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EU poultry sector developments and prospects

22 April 2013

According to the EC’s report, ‘Prospects for agricultural markets and income in the EU 2012–2020’ published in December 2012, EU poultry production rose by 1.8% in 2011 in response to higher demand, as consumers switched from other more expensive meats to poultry. This trend continued into 2012.

EU poultry meat imports “recorded a 3% decrease in the period between January and August 2012” compared to January–August 2011, despite a resumption of imports of Thai frozen salted poultry meat under a tariff-rate quota of 92,000 tonnes.

From January to August 2012, “exports registered an increase of around 2%, due to higher demand from African countries.” While exports to Russia and Asia decreased (-6% and -31% respectively), EU exports to South Africa showed “a 74% increase”.

Poultry meat: EU production, consumption, imports and exports (tonnes, carcass weight equivalent)

  Gross Production Consumption Exports Imports
2009 11,630,000 11,544,000 935,000 849,000
2010 12,147,000 11,774,000 1,158,000 784,000
2011 12,369,000 11,895,000 1,295,000 821,000
2012 12,610,000 12,072,000 1,360,000 822,000
2013 12,806,000 12,238,000 1,376,000 808,000
2014 12,712,000 12,156,000 1,367,000 811,000
2015 12,713,000 12,125,000 1,406,000 818,000
2016 12,656,000 12,077,000 1,400,000 821,000
2017 12,754,000 12,191,000 1,385,000 822,000
2018 12,784,000 12,253,000 1,351,000 820,000
2019 12,800,000 12,295,000 1,328,000 823,000
2020 12,824,000 12,328,000 1,322,000 826,000
2021 12,858,000 12,361,000 1,326,000 829,000
2022 12,912,000 12,407,000 1,337,000 832,000

Source: EC ‘Prospects for agricultural markets…’, December 2012, Table 7.26, ‘Poultry meat market projections for the EU, 2009-2022’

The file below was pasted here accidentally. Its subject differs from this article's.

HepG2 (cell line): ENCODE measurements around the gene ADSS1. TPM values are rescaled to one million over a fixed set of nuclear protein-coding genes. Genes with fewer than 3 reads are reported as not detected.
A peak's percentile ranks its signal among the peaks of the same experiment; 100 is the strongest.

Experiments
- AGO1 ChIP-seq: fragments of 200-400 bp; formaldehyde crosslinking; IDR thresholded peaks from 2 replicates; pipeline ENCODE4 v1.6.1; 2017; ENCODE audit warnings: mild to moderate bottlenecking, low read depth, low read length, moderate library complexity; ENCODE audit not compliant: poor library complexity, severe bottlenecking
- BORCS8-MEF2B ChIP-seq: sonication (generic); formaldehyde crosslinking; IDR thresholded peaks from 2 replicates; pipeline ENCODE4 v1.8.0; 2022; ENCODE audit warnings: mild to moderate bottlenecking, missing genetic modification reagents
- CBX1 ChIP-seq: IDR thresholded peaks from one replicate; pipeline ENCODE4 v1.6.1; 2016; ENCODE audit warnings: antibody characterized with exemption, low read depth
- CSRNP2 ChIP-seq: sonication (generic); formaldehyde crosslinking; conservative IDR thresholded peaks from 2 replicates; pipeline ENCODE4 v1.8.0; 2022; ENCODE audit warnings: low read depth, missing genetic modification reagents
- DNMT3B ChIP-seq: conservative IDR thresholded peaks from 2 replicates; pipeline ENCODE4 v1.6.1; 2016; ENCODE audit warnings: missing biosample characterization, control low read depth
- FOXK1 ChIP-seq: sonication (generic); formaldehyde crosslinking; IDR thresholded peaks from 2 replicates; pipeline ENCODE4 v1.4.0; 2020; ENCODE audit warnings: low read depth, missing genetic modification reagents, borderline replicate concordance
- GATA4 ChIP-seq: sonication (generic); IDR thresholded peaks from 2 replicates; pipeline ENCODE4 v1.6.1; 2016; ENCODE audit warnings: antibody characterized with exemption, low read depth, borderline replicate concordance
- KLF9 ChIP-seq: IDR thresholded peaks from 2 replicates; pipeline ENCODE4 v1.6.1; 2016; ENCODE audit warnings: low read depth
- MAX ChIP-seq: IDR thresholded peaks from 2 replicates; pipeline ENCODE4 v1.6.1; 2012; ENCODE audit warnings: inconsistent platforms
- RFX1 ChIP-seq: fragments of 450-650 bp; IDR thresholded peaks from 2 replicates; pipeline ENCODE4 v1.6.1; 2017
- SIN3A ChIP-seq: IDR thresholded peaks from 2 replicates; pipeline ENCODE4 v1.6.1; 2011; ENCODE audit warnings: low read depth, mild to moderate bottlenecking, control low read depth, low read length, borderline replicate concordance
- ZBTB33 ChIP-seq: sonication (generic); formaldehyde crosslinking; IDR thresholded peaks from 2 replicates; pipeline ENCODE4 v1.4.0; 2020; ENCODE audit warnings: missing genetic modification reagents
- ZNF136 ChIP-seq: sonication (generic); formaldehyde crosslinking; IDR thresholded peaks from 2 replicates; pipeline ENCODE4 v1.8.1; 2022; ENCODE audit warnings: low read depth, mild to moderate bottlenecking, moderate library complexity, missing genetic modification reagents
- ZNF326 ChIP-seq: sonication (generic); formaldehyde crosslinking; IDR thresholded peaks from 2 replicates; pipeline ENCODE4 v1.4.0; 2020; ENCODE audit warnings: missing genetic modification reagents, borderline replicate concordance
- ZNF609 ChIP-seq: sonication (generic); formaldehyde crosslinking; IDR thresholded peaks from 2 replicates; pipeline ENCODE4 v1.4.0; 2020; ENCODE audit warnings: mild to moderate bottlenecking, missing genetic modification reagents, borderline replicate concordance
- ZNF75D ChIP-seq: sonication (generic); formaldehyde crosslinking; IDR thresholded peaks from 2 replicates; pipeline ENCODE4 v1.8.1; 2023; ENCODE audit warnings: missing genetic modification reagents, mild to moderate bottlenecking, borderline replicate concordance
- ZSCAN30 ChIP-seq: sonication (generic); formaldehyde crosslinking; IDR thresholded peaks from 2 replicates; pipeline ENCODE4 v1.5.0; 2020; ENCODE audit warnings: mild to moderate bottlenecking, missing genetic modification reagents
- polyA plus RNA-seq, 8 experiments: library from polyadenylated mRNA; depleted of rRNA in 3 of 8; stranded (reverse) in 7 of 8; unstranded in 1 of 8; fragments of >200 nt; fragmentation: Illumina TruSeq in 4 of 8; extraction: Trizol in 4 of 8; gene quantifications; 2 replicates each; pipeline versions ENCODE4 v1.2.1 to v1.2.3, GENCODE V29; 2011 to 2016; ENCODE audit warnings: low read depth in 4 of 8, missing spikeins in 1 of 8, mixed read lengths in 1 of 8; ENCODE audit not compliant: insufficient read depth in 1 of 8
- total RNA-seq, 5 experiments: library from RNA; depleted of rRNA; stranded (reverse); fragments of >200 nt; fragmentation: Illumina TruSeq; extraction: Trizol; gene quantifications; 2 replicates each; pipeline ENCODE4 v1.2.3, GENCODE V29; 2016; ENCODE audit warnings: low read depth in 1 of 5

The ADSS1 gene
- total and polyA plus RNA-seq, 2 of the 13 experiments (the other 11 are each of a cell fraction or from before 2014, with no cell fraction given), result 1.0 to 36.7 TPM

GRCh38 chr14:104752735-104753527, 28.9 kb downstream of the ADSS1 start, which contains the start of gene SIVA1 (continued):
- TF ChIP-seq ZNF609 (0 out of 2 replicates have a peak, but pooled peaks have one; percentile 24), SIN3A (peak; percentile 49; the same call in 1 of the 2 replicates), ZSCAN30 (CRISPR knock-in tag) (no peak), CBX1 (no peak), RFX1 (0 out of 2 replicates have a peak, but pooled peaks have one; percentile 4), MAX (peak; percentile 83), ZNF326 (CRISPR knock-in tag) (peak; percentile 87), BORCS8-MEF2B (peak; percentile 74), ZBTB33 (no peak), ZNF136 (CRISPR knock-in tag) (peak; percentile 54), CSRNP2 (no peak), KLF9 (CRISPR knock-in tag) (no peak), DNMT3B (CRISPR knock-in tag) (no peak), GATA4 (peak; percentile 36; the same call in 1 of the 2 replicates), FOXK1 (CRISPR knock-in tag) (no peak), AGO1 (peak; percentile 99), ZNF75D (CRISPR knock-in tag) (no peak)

In 2022, EU poultry meat production is projected to be 4.4% higher than in 2011, “driven by higher global and domestic demand”. This reflects the greater adaptability of the poultry sector to “market shocks, both on the demand and the supply side”. In 2022, EU production is projected to be 11% higher than in 2009 and consumption 7.5% higher, giving rise in 2022 to exports that are 43% higher than in 2009. This, however, all takes place on a variable annual trend. Up to 2022, EU poultry imports are projected to be broadly stable, around the import volumes prevailing in 2011 (821,000 tonnes), varying between 808,000 tonnes (2013) and 832,000 (2022).

EU exports are expected to remain strong “due to growing world demand, especially in Asia, Africa and the Middle East”. The EC analysis notes that “EU exports would be mainly concentrated on the lower-quality segment, i.e. the parts which do not find an outlet on the domestic market.” 

Editorial comment

Trends in EU poultry exports provide the background to the South African government’s decision to shift from using anti-dumping duties to fully exploiting the water within their bound tariff ceiling for poultry products. However, the CEO of the South African Poultry Association maintains that “other measures” will be needed to deal with imports from the EU, given the tariff elimination commitments in the EU–South Africa Trade, Development and Cooperation Agreement (for more details on EU trade with South Africa, see Agritrade article ‘EU’s poultry exports to South Africa rise dramatically’, forthcoming).

The growing importance of African markets to EU poultry exporters should come as no surprise, given the long-standing interest of European meat exporters in the commercial potential of African markets for sales of lower-quality meat cuts for which there is no domestic outlet in the EU. This applies to both poultry parts and “fifth quarter” beef cuts.

This raises important trade policy challenges for African policy makers. Should they allow free access to these cheap meat cuts (while ensuring food safety), to provide a low-cost source of protein for urban consumers, or should they restrict their access so as not to undermine the domestic poultry and beef production sectors?

While each ACP government has to make its own choices with regard to policy priorities, all ACP governments have a common interest in retaining the right to flexibly apply tariffs within their bound ceilings. This can be seen as an essential part of wider agricultural development strategies aimed at enhancing food security and developing local value-added processing.


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